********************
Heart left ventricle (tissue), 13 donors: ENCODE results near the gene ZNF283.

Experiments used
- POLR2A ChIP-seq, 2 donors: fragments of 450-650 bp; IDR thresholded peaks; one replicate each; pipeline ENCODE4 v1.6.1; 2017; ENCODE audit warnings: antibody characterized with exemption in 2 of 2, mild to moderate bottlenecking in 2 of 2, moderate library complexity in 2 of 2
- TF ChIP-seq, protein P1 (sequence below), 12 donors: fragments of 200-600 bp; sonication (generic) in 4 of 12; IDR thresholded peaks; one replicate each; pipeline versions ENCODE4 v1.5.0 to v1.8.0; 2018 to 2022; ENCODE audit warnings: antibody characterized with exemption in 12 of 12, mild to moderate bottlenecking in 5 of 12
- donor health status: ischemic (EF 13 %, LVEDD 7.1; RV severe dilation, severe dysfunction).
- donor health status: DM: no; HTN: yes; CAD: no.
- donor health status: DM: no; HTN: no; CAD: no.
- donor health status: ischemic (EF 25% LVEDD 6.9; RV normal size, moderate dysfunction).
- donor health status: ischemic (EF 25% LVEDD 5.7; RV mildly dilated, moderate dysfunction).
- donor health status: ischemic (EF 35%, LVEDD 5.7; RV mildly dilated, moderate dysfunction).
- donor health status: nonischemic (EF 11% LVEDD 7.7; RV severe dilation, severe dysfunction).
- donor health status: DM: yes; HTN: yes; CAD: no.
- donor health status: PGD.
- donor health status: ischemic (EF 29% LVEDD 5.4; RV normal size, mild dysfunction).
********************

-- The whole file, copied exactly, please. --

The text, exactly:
Heart left ventricle (tissue), 13 donors: ENCODE results near the gene ZNF283.

Experiments used
- POLR2A ChIP-seq, 2 donors: fragments of 450-650 bp; IDR thresholded peaks; one replicate each; pipeline ENCODE4 v1.6.1; 2017; ENCODE audit warnings: antibody characterized with exemption in 2 of 2, mild to moderate bottlenecking in 2 of 2, moderate library complexity in 2 of 2
- TF ChIP-seq, protein P1 (sequence below), 12 donors: fragments of 200-600 bp; sonication (generic) in 4 of 12; IDR thresholded peaks; one replicate each; pipeline versions ENCODE4 v1.5.0 to v1.8.0; 2018 to 2022; ENCODE audit warnings: antibody characterized with exemption in 12 of 12, mild to moderate bottlenecking in 5 of 12
- donor health status: ischemic (EF 13 %, LVEDD 7.1; RV severe dilation, severe dysfunction).
- donor health status: DM: no; HTN: yes; CAD: no.
- donor health status: DM: no; HTN: no; CAD: no.
- donor health status: ischemic (EF 25% LVEDD 6.9; RV normal size, moderate dysfunction).
- donor health status: ischemic (EF 25% LVEDD 5.7; RV mildly dilated, moderate dysfunction).
- donor health status: ischemic (EF 35%, LVEDD 5.7; RV mildly dilated, moderate dysfunction).
- donor health status: nonischemic (EF 11% LVEDD 7.7; RV severe dilation, severe dysfunction).
- donor health status: DM: yes; HTN: yes; CAD: no.
- donor health status: PGD.
- donor health status: ischemic (EF 29% LVEDD 5.4; RV normal size, mild dysfunction).